From the best meatloaf cooking temperature to the internal temperature of meatloaf when done, here’s everything you need to know in a comprehensive Meatloaf Temp Guide!
I’m a food scientist, and I’m excited to share the key meatloaf temperatures you need to know for a perfectly-cooked, delicious dinner.
Getting the cooking and internal temp right can be the difference between a juicy, flavorful loaf and a dry disappointment. Let’s dive in!
Key Meatloaf Temp #1: Best Oven Temperature to Cook Meatloaf
The oven temperature you choose to bake your meatloaf plays a key role in the timing, texture, moisture content, and overall quality of your meatloaf.
Most recipes and experts suggest setting your oven between 350°F and 375°F, and here’s why each option matters.
Cooking at 350°F: Slow and Juicy Approach
When you opt for an oven temperature of 350°F, you’re embracing a “low and slow” cooking approach. This allows the fats and connective tissues in the meat to gradually break down, leaving you with a moist, flavorful loaf.
For a typical 2-lb meatloaf, it also ensures that the middle cooks through before the outside dries out.
The downside is that this temperature will require a longer cooking time, usually around 60 to 75 minutes for a standard-sized meatloaf. If you’re not in a rush and prefer a tender, juicy result, 350°F is your go-to temperature.
Cooking at 375°F: Quicker but Less Even
Setting the oven to 375°F can speed up the cooking process. You could be slicing into your meatloaf in as little as 45 minutes. Although quicker, cooking at this higher temperature has its downsides, primarily the risk of drying out the meatloaf.
The higher temperature can cause the proteins in the meat to contract more quickly, squeezing out moisture in the process.
Moisture loss is a concern in cooking meat at high temperatures for any length of time. When the meat cooks quickly at a high temperature, the cells and fibers can shrink rapidly, causing moisture to be lost forever.
Cooking at a higher temperature also creates a temperature gradient where the outside gets much hotter than the inside, which can result in an unevenly cooked meatloaf. The outer layer of the meatloaf can dry out and even become overly browned or crusty before the middle reaches the desired internal temperature. This is especially true for larger or thicker meatloafs that require more time for the heat to penetrate to the center.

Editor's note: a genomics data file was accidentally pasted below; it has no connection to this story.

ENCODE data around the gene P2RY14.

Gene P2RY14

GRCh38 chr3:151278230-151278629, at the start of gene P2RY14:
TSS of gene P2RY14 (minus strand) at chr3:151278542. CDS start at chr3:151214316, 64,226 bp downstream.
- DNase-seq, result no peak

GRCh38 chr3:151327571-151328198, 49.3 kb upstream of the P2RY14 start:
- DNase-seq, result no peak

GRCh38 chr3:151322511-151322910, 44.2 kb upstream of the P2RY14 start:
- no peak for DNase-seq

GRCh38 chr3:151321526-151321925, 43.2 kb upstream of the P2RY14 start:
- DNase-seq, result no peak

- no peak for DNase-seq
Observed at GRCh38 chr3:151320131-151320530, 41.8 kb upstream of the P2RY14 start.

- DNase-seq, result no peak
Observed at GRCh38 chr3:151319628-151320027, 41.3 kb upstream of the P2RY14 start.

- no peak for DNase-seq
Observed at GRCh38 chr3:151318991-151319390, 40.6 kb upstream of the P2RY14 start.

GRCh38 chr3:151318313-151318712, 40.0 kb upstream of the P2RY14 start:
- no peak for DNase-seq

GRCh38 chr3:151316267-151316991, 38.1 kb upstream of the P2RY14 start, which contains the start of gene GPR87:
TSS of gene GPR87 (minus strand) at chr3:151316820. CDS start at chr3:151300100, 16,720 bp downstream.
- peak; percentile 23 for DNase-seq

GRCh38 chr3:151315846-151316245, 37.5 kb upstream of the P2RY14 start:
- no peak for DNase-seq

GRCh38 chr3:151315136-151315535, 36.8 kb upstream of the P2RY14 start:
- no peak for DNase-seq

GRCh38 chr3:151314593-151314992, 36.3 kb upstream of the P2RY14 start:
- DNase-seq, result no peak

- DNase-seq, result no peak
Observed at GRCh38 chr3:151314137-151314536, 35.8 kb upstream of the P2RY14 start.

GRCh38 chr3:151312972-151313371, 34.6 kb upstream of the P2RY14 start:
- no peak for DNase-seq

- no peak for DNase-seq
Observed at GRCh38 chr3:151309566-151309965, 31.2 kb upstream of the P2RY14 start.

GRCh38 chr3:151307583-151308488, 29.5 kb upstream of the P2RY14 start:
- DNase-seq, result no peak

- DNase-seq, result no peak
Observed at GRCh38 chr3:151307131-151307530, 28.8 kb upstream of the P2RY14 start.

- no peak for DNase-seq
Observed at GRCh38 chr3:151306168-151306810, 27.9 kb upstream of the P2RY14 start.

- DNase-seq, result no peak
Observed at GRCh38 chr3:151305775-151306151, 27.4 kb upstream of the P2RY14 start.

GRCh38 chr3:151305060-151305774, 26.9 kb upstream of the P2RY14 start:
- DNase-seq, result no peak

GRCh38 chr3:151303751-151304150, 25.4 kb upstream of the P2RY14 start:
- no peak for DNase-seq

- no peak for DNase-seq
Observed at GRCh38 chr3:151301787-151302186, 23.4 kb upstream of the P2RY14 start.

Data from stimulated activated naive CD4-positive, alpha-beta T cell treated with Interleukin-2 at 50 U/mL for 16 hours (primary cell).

The 375ºF option is best reserved for smaller, thinner meatloaves made with 1 lb of meat, or little meatloaf muffins. Either of these won’t take as long to cook.
Key Meatloaf Temp #2: Internal Temp of Meatloaf When Done
The internal temperature of the meatloaf is a crucial indicator of its doneness, not only for safety, but for moist, juicy results.
The temperature to aim for depends on the ingredients of the meatloaf.
According to the USDA, the safe internal temperature for ground meat is 160 degrees f for meatloaf made with ground beef, ground pork, veal, and lamb, and 165°F for poultry (if you’re making a chicken or ground turkey meatloaf).
Use an instant-read thermometer to check the internal temperature. Insert the meat thermometer into the center of the meatloaf (or the thickest part) to ensure accuracy.
When meatloaf’s internal temperature reaches 160ºF, it’ll be cooked safely and still juicy.
Meatloaf Temp Tips for The Best Meatloaf Ever
– Preheating Is Essential
Don’t overlook the importance of preheating your oven. Placing meatloaf in an oven that hasn’t reached the desired temperature can result in uneven cooking. Make sure to preheat your oven to the specified temperature before putting in your meatloaf, as this will ensure a consistent cooking process.
– Don’t Skip Resting Time
Once your meatloaf has reached its safe internal temperature, it’s tempting to slice into it immediately for a taste.
However, letting it rest for about 10 minutes allows the juices to redistribute throughout the meat, making for a juicier, more flavorful, best meatloaf ever.